Mathews Inc.
Diamond hone
Contributors to this thread:
Scoot 03-Jun-19
ohiohunter 03-Jun-19
GhostBird 03-Jun-19
Scoot 03-Jun-19
TD 03-Jun-19
Ucsdryder 03-Jun-19
Bou'bound 04-Jun-19
ohiohunter 04-Jun-19
From: Scoot
I've got my dad's old diamond hone that im using to sharpen VPAs. I've used it before for broadheads, but mostly for sharpening knives and it's worked great. However, I couldn't get a decent edge on the VPAs for anything last night. I'm confused! Do diamond hones wear out? It honestly looks as good as new. Thoughts?

From: ohiohunter
Do you use oil on it? The oil will help keep the pores from getting clogged.

From: GhostBird
I don't think they wear out (???). Try very light strokes for the final edge. I follow up with an Arkansas Stone after the diamond hone and then strop on leather, but you should be able to get a good edge with just the diamond hone. Try light strokes to finish the edge.

From: Scoot
Thanks guys. Ohiohunter, I actually use a little bit of water with it. With all of my other wet stones I use oil, but the instructions for the diamond hone said to use a little water.

Ghostbird, I start with what I would call medium-light strokes and finish with light strokes. After that it's a strop. I didn't bother with the strop last night since it wasn't even close to sharp enough to bother. It's worked before, but the edges seem duller than heck after this time. I have no doubt it's operator error, just trying to figure out what I'm doing wrong or different. Dunno...

From: TD
3 blade heads? Light strokes x2. Most folks don't go light enough from what I have seen. By light I mean basically just the weight of the head on the surface and your hand just moves the head.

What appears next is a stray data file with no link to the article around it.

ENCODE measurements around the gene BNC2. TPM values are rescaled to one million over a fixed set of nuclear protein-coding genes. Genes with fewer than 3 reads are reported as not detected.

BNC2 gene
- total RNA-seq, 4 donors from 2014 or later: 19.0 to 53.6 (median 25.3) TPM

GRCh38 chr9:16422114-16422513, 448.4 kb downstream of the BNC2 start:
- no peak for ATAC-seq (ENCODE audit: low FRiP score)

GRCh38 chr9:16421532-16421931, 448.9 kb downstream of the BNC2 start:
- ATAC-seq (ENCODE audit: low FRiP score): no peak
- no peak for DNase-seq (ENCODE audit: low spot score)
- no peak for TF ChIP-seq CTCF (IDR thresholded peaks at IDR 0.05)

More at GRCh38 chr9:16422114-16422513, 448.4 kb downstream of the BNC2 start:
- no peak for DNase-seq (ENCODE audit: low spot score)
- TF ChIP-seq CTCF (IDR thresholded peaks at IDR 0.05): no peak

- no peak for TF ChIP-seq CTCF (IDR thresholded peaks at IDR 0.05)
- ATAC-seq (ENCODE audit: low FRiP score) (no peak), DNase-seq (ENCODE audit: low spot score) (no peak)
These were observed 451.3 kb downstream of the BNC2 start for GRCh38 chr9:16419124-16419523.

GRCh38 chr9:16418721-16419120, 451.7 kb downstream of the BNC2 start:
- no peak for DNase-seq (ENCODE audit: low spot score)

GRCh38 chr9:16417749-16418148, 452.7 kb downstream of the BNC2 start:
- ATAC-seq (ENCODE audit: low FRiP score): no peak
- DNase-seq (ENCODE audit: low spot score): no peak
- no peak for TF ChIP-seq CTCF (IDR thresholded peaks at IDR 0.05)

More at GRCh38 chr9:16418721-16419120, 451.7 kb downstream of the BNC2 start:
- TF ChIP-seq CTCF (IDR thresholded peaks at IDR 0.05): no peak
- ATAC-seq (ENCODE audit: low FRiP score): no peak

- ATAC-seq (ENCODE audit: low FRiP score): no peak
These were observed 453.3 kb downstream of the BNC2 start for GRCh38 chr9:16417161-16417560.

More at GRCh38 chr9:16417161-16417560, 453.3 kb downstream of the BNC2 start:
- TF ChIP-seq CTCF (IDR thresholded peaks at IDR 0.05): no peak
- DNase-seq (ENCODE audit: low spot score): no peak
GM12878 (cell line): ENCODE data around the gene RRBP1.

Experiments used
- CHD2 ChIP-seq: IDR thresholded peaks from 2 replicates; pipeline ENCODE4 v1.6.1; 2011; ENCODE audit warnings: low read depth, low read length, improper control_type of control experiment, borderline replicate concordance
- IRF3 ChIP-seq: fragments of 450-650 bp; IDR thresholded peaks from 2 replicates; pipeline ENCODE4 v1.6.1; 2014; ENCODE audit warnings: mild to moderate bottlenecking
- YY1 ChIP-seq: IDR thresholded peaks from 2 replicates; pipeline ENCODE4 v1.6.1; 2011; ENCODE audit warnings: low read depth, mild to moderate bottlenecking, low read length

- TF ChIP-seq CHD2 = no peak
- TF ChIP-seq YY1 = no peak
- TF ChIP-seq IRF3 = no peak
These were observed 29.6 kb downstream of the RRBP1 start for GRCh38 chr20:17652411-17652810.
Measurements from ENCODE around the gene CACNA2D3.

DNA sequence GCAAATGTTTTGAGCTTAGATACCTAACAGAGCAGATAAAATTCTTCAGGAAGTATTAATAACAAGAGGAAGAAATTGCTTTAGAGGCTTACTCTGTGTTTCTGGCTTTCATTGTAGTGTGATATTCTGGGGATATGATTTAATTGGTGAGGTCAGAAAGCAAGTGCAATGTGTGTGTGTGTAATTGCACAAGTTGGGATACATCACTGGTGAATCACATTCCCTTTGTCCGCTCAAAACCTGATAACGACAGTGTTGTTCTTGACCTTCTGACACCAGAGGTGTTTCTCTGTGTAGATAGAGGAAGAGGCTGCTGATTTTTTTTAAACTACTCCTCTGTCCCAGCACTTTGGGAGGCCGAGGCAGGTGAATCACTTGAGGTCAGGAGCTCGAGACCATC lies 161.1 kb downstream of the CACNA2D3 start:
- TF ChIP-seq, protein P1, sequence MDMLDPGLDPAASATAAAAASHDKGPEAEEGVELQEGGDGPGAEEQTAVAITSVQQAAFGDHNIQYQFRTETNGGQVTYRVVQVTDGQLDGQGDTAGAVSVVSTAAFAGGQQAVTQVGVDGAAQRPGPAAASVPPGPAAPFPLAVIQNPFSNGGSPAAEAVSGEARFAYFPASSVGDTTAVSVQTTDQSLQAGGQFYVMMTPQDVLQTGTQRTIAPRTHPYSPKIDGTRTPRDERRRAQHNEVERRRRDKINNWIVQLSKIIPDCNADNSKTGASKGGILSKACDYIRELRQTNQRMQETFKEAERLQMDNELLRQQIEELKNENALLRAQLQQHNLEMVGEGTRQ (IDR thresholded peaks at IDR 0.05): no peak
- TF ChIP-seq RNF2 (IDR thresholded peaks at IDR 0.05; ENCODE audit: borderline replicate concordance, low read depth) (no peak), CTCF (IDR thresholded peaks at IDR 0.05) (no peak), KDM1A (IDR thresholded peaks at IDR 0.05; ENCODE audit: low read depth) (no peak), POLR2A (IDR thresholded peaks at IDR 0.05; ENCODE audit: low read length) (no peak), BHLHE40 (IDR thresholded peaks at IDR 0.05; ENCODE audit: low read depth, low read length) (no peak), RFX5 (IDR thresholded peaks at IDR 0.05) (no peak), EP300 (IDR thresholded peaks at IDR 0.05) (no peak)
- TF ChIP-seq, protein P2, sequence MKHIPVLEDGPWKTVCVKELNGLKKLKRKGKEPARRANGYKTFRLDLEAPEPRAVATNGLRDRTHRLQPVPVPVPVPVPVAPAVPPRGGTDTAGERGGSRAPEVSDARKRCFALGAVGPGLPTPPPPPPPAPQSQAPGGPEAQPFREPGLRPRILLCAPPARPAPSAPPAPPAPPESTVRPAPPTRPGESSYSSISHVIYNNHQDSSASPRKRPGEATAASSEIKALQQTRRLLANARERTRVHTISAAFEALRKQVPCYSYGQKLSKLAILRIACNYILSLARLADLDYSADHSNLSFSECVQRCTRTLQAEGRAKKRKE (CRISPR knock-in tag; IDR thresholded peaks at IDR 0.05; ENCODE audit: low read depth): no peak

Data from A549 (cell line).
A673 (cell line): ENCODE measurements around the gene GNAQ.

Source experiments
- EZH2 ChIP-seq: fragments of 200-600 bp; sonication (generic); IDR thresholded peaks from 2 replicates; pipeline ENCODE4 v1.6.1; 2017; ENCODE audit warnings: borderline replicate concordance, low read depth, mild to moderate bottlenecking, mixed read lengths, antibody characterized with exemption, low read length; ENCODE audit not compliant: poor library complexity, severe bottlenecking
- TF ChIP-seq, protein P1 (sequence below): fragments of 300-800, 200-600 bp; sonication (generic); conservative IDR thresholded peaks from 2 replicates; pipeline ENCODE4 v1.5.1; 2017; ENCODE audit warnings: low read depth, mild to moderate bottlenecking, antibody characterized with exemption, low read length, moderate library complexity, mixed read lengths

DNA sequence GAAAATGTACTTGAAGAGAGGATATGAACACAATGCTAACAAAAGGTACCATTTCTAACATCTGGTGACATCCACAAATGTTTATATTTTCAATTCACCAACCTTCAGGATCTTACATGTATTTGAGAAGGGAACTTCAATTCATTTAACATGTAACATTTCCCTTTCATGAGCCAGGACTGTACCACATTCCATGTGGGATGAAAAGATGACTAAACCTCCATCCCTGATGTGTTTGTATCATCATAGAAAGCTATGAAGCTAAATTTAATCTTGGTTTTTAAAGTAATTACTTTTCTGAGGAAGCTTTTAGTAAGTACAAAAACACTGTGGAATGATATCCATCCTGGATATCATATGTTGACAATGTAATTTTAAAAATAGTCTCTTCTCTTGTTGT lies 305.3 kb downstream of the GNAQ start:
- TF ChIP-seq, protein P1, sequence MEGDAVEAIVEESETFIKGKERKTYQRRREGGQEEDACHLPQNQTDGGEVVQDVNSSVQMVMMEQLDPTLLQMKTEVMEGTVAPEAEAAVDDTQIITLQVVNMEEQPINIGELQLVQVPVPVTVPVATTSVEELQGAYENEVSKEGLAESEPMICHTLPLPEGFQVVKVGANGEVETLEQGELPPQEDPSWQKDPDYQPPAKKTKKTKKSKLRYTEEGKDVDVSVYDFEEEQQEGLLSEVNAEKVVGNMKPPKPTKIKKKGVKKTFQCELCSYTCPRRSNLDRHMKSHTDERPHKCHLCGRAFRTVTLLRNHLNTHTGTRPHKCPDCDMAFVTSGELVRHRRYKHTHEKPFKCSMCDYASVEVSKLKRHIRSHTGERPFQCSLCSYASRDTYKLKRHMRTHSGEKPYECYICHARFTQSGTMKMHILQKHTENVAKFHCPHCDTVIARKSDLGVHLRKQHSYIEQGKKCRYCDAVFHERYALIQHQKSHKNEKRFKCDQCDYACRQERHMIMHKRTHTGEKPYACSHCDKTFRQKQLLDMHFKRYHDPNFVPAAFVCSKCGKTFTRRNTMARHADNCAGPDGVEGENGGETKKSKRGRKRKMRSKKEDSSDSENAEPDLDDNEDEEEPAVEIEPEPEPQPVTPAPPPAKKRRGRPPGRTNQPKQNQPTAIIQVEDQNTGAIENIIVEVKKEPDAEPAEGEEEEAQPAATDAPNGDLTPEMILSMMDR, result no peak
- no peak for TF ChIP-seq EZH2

Yes, just water for diamond stones. Wash it first with a light soap and water and maybe a 3-m pad, rinse, dry it well if you're going to store it. Most folks will feel the difference a clean diamond stone makes right away. A few drops of water now and then when sharpening, wiping with a fine cloth in between.

A sharpie marker and a magnifying glass can help you tell if you are sharpening "to the edge". If you aren't going all the way to the very edge on both sides you aren't going to get it sharp as you want. If you find you haven't taken it to the edge yet you need to remove a lot of material to get there. Use a coarser grit to "shape" the edge. I woudn't even start on the finer grits until I had flat shiny metal all the way to the edge. A waste of time trying to shape an edge with finer grits.

I use a big ol 11" stone for these and lots of room to stroke em..... IMO a VERY light circular motion works best on the 3 blade heads, catching two blade sides at a time from multiple angles. Count your stokes before rotating sides. Try to imagine only the weight of the blade on the stone for pressure.

Diamond tools don't so much "wear" out as the diamonds can be chipped and damaged with pressure, impact and heat. On most diamond tools such as concrete/stone cutting wheels the "matrix" or the material the diamonds are impregnated in is what wears and exposes new undamaged diamonds. Matching the "matrix" to the material being cut is important for those tools under power, heat, abrasion and stress. IMO a diamond stone used correctly by hand would likely last a lifetime.... or 3....

From: Ucsdryder
I used to shoot Montecs and quit for that reason. I could never get them sharp enough.

From: Bou'bound
04-Jun-19 throwing a sledge hammer through it

From: ohiohunter
I'd opt for a flint bh over a piece of pot metal montec!

  • Sitka Gear